Skip to Main Content

The Stress Analysis of Cracks Handbook, Third Edition

By
Hiroshi Tada
Hiroshi Tada
Washington University
Search for other works by this author on:
Paul C. Paris
Paul C. Paris
Washington University
Search for other works by this author on:
George R. Irwin
George R. Irwin
University of Maryland
Search for other works by this author on:
ISBN-10:
0791801535
No. of Pages:
698
Publisher:
ASME Press
Publication date:
2000

Fracture studies of structural elements have been revolutionized in the last 50 years by the analysis of their sensitivity to flaws or cracklike defects. Within these studies an essential ingredient is reasonable and proper stress analysis especially with regard to flaws with high local elevations of stresses from which fractures progress through various crack propagation mechanisms, including corrosion and fatigue cracking.

Full studies of fracture behavior cover both the stress analysis aspects and the material behavior in terms of resistance to the stresses imposed. However, the purpose here is limited to the development of significant stress analysis details and relevant parameters, and to the compilation of available stress analysis results with cracks present insofar as they may be foreseeably related to actual fracture studies.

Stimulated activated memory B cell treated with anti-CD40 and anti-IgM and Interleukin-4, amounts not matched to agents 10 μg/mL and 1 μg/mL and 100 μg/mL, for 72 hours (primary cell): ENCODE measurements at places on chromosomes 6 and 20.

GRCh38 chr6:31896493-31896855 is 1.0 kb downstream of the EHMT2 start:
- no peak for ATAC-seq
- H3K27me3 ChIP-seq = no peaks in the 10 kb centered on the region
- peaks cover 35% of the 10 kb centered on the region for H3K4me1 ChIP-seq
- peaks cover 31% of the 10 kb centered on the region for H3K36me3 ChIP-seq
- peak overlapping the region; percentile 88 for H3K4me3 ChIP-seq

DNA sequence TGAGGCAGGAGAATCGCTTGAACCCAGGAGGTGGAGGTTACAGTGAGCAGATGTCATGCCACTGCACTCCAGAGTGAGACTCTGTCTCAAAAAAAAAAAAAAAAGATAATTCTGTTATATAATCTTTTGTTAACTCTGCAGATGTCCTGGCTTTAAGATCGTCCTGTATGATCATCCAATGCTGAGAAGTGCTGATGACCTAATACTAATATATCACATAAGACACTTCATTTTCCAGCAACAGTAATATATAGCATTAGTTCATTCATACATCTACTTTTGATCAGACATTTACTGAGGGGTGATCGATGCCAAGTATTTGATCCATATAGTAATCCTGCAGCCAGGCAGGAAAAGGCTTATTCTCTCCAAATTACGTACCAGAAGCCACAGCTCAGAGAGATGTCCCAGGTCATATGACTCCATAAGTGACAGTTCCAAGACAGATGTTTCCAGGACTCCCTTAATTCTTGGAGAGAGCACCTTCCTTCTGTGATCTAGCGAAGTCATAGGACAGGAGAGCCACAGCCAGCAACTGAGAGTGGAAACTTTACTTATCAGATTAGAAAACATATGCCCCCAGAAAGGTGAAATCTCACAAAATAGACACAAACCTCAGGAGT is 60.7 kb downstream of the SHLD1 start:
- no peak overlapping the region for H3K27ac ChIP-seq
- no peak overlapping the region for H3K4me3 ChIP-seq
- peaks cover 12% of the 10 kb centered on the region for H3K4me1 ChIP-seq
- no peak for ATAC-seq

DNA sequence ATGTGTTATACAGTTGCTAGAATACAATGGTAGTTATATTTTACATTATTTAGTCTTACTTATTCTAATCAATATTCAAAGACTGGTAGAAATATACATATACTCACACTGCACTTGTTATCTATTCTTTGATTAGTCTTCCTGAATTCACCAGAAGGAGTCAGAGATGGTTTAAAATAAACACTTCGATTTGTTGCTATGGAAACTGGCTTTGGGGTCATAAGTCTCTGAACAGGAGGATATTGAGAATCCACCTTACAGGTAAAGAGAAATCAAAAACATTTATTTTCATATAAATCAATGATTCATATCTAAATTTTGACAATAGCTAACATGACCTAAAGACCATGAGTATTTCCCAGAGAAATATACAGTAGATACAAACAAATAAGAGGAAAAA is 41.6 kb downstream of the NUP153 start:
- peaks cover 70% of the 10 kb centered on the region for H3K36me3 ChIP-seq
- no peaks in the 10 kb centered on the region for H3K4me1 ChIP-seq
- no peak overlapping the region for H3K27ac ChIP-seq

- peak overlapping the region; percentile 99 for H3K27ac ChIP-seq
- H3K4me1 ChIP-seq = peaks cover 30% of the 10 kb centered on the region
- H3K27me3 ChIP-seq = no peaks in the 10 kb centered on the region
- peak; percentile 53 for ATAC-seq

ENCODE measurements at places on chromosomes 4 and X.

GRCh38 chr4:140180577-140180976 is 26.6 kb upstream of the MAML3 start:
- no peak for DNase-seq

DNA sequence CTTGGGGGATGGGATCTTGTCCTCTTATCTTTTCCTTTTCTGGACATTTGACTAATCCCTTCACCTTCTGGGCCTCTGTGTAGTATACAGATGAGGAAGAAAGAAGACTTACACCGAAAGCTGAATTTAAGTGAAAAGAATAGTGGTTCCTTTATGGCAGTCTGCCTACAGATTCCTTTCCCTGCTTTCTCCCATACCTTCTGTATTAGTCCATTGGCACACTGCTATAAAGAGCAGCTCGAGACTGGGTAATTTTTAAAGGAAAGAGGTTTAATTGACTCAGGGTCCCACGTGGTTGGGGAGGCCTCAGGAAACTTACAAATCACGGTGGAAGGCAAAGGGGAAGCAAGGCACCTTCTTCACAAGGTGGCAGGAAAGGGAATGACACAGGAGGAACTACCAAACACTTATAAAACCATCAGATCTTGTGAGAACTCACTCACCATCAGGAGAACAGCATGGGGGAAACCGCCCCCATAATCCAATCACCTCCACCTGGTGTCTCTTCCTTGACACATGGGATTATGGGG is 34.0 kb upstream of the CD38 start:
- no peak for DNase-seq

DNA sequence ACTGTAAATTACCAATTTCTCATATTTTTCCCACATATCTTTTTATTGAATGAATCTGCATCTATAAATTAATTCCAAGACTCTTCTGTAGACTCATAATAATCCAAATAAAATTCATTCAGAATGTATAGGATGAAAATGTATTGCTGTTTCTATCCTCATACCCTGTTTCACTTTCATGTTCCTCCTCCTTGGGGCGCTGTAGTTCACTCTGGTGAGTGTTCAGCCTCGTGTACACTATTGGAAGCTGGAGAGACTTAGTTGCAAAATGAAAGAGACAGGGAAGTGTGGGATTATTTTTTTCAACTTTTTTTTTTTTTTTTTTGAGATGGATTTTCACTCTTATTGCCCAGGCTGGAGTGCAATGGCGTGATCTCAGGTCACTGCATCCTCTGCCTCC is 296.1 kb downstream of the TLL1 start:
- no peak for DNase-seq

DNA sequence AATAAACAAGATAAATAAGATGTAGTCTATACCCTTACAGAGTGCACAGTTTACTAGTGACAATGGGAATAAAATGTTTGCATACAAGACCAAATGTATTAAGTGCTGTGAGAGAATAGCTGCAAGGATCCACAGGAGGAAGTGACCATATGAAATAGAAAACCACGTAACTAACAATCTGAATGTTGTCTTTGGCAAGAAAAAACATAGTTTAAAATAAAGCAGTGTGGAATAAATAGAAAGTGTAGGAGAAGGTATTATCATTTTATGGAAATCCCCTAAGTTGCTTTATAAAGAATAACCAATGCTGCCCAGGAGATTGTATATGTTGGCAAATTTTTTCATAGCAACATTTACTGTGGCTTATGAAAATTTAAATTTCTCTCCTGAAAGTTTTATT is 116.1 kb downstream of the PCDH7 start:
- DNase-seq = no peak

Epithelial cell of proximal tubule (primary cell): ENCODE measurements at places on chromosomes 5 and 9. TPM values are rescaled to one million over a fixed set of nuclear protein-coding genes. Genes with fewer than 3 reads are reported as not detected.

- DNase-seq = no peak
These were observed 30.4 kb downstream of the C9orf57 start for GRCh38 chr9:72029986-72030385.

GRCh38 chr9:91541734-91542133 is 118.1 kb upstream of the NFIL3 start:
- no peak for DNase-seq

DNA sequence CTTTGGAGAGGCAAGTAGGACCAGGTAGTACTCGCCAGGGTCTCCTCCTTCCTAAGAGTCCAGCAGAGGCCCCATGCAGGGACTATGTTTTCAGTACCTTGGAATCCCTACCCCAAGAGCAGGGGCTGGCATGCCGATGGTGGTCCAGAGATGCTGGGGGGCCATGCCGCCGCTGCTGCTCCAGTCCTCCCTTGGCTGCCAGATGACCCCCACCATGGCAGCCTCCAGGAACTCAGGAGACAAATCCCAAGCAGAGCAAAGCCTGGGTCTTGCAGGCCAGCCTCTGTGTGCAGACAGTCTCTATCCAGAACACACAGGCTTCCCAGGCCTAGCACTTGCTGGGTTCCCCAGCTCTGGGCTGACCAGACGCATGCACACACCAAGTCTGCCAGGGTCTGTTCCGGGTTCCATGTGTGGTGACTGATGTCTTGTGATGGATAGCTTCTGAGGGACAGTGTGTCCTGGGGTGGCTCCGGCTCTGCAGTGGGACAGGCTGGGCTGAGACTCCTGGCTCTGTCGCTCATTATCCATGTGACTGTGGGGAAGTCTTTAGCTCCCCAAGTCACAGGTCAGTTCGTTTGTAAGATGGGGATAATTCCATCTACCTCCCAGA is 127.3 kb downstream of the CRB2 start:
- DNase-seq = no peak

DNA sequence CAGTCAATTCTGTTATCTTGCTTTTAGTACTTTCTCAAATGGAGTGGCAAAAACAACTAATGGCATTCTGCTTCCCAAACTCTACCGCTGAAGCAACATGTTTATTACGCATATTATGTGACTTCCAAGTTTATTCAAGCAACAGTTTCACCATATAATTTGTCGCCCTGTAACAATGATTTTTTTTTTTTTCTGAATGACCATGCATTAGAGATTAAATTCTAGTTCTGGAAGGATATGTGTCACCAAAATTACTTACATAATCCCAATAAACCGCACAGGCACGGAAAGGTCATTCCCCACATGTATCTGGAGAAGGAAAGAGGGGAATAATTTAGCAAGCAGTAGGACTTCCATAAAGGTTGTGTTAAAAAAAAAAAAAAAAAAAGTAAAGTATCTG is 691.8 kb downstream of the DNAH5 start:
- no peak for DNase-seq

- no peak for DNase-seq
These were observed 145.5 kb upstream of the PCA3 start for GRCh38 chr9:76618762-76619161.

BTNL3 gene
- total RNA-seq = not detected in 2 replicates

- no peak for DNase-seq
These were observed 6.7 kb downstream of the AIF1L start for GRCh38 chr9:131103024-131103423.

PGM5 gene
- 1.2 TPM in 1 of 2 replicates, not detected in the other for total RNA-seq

The redistribution of stress in a body caused by introducing a crack or notch may be solved by methods of linear-elastic stress analysis. Of course the greatest attention should be paid to the high elevation of stresses at or surrounding the crack-tip, which will usually be accompanied by at least some plasticity and other nonlinear effects. Nevertheless linear-elastic stress analysis properly forms the basis of most current fracture analysis, at least for “small scale yielding” where all substantial nonlinearity is confined within a linear-elastic field surrounding the crack-tip. Consequently, the character and significant parameters of linear-elastic crack-tip fields are examined first.

This content is only available via PDF.
Close Modal
This Feature Is Available To Subscribers Only

Sign In or Create an Account

Close Modal
Close Modal